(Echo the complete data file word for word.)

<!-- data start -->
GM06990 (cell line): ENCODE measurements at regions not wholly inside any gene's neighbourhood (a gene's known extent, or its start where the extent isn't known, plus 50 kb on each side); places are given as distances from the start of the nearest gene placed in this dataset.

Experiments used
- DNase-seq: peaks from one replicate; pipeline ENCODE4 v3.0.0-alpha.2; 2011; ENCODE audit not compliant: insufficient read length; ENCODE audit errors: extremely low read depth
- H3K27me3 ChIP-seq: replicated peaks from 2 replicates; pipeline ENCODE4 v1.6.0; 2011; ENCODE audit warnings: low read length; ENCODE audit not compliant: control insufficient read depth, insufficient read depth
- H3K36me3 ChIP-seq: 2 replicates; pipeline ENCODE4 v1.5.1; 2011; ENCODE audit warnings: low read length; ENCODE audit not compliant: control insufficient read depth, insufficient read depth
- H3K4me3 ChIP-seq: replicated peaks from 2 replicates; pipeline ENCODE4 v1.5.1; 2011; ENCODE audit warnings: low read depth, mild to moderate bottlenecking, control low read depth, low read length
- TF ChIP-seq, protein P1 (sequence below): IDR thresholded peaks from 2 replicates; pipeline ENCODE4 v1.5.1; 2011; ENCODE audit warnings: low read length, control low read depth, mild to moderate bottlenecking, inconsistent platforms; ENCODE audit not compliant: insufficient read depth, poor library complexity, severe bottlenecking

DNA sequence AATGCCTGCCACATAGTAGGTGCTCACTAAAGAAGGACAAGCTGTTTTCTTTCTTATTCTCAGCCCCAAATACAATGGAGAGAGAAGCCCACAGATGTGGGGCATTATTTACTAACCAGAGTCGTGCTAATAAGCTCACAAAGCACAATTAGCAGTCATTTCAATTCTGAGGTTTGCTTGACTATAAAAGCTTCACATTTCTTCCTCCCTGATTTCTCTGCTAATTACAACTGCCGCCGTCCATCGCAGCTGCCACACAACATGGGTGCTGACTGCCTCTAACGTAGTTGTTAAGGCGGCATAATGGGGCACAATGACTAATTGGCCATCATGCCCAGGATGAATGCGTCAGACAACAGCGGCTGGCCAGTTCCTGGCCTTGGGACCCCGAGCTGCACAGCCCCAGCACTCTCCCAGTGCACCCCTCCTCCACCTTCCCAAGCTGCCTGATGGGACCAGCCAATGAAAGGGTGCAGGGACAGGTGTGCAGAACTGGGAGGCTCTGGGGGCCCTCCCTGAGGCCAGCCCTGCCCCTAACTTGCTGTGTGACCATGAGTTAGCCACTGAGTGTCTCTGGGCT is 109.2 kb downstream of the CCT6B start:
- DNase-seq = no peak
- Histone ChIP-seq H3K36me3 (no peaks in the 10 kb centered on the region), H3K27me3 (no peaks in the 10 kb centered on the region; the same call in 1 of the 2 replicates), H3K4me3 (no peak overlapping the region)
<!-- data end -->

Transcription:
GM06990 (cell line): ENCODE measurements at regions not wholly inside any gene's neighbourhood (a gene's known extent, or its start where the extent isn't known, plus 50 kb on each side); places are given as distances from the start of the nearest gene placed in this dataset.

Experiments used
- DNase-seq: peaks from one replicate; pipeline ENCODE4 v3.0.0-alpha.2; 2011; ENCODE audit not compliant: insufficient read length; ENCODE audit errors: extremely low read depth
- H3K27me3 ChIP-seq: replicated peaks from 2 replicates; pipeline ENCODE4 v1.6.0; 2011; ENCODE audit warnings: low read length; ENCODE audit not compliant: control insufficient read depth, insufficient read depth
- H3K36me3 ChIP-seq: 2 replicates; pipeline ENCODE4 v1.5.1; 2011; ENCODE audit warnings: low read length; ENCODE audit not compliant: control insufficient read depth, insufficient read depth
- H3K4me3 ChIP-seq: replicated peaks from 2 replicates; pipeline ENCODE4 v1.5.1; 2011; ENCODE audit warnings: low read depth, mild to moderate bottlenecking, control low read depth, low read length
- TF ChIP-seq, protein P1 (sequence below): IDR thresholded peaks from 2 replicates; pipeline ENCODE4 v1.5.1; 2011; ENCODE audit warnings: low read length, control low read depth, mild to moderate bottlenecking, inconsistent platforms; ENCODE audit not compliant: insufficient read depth, poor library complexity, severe bottlenecking

DNA sequence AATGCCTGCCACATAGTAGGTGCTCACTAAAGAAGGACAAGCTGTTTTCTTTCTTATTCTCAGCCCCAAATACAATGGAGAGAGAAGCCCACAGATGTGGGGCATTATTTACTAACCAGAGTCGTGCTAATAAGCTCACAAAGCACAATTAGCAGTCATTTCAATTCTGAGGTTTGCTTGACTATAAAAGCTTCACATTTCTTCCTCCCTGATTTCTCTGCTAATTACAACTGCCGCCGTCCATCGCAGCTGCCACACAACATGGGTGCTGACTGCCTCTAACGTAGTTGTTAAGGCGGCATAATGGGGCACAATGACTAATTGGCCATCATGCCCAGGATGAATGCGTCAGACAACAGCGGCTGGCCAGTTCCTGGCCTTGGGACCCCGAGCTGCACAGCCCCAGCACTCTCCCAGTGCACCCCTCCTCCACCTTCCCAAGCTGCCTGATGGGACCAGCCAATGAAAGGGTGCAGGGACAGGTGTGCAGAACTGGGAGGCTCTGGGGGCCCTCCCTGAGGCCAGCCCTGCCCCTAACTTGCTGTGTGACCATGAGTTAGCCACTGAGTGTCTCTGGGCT is 109.2 kb downstream of the CCT6B start:
- DNase-seq = no peak
- Histone ChIP-seq H3K36me3 (no peaks in the 10 kb centered on the region), H3K27me3 (no peaks in the 10 kb centered on the region; the same call in 1 of the 2 replicates), H3K4me3 (no peak overlapping the region)